Although the holidays are known as the most wonderful time of the year, they can be quite stressful if you're dealing with aging parents. If your loved one has Alzheimer's disease simple tasks can become more difficult and hard to manage. Recently, Rebecca Axline, a clinical social worker at the Houston Methodist Hospital's Nantz National Alzheimer Center, offered some advice to make the holiday season happier and healthier. 

  • Be aware of safety hazards: Before inviting guests over your house, be sure that there aren't any safety hazards for both small children and aging parents. For instance, lighted candles can pose a threat. Also, you may not realize that some of your holiday decorations, such as blinking lights, can stimulate disorientation in Alzheimer's patients.
  • Don't forget to administer medicine: Even though the holiday's are a busy time of year, if you're in charge of giving your family member medicine, don't forget. Consistently follow doctors orders to ensure that the holidays run smoothly.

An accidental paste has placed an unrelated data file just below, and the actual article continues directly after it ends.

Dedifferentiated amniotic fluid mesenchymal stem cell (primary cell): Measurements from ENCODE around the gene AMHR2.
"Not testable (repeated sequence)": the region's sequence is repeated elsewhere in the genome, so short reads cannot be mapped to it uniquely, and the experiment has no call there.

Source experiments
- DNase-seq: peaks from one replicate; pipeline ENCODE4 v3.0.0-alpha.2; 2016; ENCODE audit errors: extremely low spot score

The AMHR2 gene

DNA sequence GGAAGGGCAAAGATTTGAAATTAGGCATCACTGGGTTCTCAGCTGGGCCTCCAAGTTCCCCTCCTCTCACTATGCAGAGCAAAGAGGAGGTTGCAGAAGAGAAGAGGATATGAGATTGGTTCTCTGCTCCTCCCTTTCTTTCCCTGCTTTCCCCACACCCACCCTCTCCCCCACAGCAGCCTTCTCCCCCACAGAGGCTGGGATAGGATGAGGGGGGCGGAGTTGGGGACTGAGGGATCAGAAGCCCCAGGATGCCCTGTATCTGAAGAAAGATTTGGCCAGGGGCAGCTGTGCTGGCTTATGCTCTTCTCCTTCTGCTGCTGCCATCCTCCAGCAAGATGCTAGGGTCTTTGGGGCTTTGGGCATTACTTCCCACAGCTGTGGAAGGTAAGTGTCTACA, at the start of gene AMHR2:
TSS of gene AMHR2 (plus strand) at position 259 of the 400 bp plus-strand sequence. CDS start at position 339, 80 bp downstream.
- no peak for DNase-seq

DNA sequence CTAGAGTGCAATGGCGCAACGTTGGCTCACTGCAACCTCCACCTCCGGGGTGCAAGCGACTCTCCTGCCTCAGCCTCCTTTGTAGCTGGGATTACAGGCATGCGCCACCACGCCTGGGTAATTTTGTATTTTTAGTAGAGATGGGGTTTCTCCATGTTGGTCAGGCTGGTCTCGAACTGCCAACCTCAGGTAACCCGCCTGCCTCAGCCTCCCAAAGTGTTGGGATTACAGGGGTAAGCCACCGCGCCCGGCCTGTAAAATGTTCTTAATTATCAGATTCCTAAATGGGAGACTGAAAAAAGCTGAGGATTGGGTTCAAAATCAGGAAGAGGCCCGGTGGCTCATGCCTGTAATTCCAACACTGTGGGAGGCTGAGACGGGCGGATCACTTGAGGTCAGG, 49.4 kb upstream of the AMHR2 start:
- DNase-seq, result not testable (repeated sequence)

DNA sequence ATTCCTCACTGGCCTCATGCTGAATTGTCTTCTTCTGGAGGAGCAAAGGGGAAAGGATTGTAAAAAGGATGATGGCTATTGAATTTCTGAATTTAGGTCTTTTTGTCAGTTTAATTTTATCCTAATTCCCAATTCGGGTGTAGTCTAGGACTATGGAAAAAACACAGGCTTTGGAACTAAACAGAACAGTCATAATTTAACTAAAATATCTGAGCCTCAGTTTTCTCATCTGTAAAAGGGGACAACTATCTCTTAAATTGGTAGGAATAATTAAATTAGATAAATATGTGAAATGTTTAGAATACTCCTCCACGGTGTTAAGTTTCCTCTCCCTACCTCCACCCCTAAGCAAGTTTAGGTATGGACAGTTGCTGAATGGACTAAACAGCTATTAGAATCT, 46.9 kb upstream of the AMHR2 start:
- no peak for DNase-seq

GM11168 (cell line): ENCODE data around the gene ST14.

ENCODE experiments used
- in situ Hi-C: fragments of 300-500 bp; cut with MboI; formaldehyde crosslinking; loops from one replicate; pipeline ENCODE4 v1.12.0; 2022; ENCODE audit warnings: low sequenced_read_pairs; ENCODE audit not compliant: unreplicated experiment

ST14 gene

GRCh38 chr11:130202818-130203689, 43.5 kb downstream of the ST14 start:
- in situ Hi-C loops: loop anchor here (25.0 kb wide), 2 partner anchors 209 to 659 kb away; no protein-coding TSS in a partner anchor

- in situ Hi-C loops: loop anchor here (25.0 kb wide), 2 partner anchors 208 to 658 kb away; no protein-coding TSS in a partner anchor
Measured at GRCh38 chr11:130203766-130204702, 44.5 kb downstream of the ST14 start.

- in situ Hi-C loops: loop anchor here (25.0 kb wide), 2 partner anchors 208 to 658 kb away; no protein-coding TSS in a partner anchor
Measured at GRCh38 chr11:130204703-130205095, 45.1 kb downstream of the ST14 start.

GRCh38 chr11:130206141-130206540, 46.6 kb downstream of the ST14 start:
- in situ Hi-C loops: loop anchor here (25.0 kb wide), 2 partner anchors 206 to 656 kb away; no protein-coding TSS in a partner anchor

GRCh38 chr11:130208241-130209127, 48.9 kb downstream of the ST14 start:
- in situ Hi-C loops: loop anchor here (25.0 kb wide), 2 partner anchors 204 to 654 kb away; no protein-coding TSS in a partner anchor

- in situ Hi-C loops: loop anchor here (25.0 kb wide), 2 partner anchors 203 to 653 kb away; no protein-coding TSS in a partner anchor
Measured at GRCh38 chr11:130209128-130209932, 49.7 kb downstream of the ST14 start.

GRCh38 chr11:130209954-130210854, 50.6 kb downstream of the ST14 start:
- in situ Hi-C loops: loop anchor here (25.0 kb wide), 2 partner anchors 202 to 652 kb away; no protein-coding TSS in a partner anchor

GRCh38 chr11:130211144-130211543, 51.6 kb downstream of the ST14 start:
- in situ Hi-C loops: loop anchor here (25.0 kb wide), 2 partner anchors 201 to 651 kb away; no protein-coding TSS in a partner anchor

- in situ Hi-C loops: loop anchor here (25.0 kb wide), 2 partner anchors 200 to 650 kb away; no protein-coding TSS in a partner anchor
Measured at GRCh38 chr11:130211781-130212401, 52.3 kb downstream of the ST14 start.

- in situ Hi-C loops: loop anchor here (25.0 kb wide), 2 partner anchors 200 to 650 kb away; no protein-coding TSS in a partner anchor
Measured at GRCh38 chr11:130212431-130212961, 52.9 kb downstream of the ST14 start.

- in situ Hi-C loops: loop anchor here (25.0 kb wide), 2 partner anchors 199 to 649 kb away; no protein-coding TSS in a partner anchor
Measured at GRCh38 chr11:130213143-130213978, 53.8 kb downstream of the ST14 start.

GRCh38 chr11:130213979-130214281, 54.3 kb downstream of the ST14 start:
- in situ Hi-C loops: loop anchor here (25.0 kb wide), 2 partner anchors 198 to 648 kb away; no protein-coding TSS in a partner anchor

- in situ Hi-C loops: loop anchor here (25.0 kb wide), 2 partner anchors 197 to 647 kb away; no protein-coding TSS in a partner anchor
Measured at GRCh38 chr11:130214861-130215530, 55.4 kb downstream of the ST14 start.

• Get your family members involved: "Keep your family member as involved as possible," Axline states. "For example, open cards together, discuss gift selections or give them simple baking tasks. Try to focus on the moment rather than results." If your family member is healthy enough to participate in holiday activities, allowing them to help out can help keep their mind sharp.

If you know someone with Alzheimer's you are aware that the effects can be devastating. To possibly prevent this condition, as well as other age-related illnesses, think about incorporating anti-aging hormones into your health and wellness routine to increase your quality of life. To find out if hormone pellet therapy is right for you, contact the Longevity Centres of America.